Further, could you please elucidate for me how any of this relates to the OP in more than a tangential manner? Because the connection seems extremely tenuous to me.

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2 years ago  ::  Apr 19, 2012 - 2:37PM #27
newchurchguy
Posts: 3,585

Apr 19, 2012 -- 2:03PM, Oncomintrain wrote:


Apr 19, 2012 -- 1:47PM, newchurchguy wrote:


OCT,


Nice to converse with you again.  The term evolution is not generated by the concepts of biology.  The term is generic for sequential change - be it the evolution of a gas, of an idea or a person's moral character.  My background for the term is from Systems Theory (science).


You are right - I am not trying to create a model for moral evolution from what we know of species evolution.  It is one example - a very valuable example - by one of many.


As for reproduction; or a biological copy - in moral evolution we adapt our character.  Each change is part of evolution.  Please note - I am not personally good at it. ;-)


Moral targets are described beautifully by the Christ and many other inspired and "evolved" people such as the Buddha.  I think New Church person Helen Keller a great example of changing our moral fabric.   


Apr 19, 2012 -- 10:28AM, newchurchguy wrote:


 The selection process is clearly based on "survival of the fittest" and notes that the fitness criteria are that of innocence and the ability to be concerned for the greater good.


Most imagine a "person of god" as if themselves picking and choosing.  The New Church view of this selection - is people who ARE NOT evolved throw themselves out of "heaven".  They cannot stand the environment of Love and caring.


So the two tenets of evolution's designing capability - infinite variation and selection - are foundational parts of God's Word.






If you are not seeking to relate moral evolution to biological evolution, then I have to wonder why you are adopting the language of the Theory of Evolution (variation and selection) to describe it. While -- yes -- one can fit those terms to either concept, the role and relationship of variation and selection in biological evolution has almost no corrolation (I can see) to the role and relationship of variation and selection in your proposed "moral evolution". In fact, the only thing I can see that biological and (your proposed) moral evolution have in common is that they describe change over time.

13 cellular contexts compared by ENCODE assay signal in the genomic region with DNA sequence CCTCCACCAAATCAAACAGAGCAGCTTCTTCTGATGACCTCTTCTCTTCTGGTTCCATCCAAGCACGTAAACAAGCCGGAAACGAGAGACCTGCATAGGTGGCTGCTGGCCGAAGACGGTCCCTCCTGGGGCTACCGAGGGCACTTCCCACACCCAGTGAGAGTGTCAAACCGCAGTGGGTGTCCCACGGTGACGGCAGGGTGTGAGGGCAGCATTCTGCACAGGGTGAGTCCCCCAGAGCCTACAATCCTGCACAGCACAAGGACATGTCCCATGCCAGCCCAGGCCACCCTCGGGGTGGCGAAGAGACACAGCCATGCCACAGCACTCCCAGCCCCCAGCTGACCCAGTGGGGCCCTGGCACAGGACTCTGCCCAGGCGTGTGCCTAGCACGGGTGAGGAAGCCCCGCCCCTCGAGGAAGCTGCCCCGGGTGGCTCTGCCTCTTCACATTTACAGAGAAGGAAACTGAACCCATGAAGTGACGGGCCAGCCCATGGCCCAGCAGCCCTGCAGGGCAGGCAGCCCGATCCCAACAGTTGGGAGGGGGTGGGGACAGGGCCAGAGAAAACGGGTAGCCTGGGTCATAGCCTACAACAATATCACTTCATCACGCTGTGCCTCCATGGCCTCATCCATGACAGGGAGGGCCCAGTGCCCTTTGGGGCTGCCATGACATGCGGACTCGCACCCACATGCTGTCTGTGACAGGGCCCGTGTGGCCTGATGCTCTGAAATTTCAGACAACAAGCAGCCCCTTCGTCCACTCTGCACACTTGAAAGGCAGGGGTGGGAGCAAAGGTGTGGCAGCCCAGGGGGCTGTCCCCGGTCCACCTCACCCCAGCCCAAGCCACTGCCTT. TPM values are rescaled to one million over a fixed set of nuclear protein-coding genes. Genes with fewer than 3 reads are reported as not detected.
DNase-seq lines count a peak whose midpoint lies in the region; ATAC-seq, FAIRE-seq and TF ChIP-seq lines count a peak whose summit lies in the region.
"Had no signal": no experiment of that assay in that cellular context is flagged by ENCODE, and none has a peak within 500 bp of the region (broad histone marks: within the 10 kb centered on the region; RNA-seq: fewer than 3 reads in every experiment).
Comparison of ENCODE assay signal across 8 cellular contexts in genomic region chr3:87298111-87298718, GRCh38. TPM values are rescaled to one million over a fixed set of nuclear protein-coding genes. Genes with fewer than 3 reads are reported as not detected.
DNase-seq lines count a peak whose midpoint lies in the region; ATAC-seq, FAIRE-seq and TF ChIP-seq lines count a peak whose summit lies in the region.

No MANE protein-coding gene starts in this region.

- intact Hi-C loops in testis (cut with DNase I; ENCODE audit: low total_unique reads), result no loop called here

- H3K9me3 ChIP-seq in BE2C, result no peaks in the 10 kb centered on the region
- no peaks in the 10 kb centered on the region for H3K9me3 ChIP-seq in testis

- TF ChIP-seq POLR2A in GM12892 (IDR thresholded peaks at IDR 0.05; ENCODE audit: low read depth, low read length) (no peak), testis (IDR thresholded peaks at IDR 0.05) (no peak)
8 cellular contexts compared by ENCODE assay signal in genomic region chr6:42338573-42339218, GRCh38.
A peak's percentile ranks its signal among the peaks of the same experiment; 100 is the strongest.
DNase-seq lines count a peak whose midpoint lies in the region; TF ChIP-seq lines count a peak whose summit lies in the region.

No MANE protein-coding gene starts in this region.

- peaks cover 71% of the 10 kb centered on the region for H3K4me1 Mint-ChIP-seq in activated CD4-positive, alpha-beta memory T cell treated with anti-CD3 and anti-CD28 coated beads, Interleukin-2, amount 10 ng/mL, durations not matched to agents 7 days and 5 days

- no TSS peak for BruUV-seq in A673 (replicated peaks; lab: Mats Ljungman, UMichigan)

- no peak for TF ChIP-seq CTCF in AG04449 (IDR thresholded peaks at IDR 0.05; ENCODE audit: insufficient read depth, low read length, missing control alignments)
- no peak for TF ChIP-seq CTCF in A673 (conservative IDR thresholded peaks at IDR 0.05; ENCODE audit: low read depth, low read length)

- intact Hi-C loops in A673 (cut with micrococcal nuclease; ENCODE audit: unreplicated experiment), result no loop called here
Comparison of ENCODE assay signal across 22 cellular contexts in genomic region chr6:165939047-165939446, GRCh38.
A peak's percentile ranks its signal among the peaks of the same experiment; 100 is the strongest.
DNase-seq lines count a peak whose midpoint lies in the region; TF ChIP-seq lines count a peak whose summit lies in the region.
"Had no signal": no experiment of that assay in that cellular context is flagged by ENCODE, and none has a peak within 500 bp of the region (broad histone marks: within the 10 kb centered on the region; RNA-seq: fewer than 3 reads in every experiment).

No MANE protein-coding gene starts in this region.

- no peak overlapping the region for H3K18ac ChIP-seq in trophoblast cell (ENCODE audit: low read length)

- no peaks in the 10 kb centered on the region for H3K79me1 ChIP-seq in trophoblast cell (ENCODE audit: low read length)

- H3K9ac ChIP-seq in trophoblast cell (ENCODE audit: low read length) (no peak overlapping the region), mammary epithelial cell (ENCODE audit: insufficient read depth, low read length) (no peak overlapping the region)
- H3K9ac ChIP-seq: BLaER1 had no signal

Indeed, I'm hard pressed to suppose why you would apply those terms to your moral evolution (where they don't have any particular utility I can see) except to attempt to strengthen your case by relating it to something scientific... the ToE. A relation that appears profoundly superficial (sic).


Further, could you please elucidate for me how any of this relates to the OP in more than a tangential manner? Because the connection seems extremely tenuous to me.




OCT,


Then you have missed the idea of extinction and losing the ability to continue life - to losing the ability to continue to grow spiritually.  "Survival of the fittest" being applicable to both.


By the way - saying that any current theory is science (such as the neoDarwian version)  - is not really "square".  Science is methodology based on math models.  It is the math models that are changing biological evolutionary models away from absolute random "walks" to system development.


You have heard me say many times that neoDarwinism - fails in many aspects.  And that Darwin had it more correctly modeled from the start.

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2 years ago  ::  Apr 19, 2012 - 3:02PM #28
Oncomintrain
Posts: 3,044

Apr 19, 2012 -- 2:37PM, newchurchguy wrote:


Apr 19, 2012 -- 2:03PM, Oncomintrain wrote:


If you are not seeking to relate moral evolution to biological evolution, then I have to wonder why you are adopting the language of the Theory of Evolution (variation and selection) to describe it. While -- yes -- one can fit those terms to either concept, the role and relationship of variation and selection in biological evolution has almost no corrolation (I can see) to the role and relationship of variation and selection in your proposed "moral evolution". In fact, the only thing I can see that biological and (your proposed) moral evolution have in common is that they describe change over time.


Indeed, I'm hard pressed to suppose why you would apply those terms to your moral evolution (where they don't have any particular utility I can see) except to attempt to strengthen your case by relating it to something scientific... the ToE. A relation that appears profoundly superficial (sic).